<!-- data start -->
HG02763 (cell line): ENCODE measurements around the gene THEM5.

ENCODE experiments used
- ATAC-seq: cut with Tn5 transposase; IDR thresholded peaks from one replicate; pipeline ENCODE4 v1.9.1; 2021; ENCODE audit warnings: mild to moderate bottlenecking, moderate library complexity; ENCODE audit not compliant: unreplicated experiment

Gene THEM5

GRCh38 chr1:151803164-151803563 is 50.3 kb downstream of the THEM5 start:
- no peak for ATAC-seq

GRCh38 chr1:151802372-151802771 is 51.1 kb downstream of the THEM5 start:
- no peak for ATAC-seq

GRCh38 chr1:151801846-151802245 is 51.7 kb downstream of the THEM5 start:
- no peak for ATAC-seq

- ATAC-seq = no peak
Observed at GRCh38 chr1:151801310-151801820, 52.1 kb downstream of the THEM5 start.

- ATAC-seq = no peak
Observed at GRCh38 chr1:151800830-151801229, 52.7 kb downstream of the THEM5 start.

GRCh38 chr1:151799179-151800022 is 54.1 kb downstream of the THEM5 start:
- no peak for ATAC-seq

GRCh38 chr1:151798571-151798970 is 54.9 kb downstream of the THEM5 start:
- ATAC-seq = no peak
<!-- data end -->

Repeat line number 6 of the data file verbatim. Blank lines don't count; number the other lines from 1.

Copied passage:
- no peak for ATAC-seq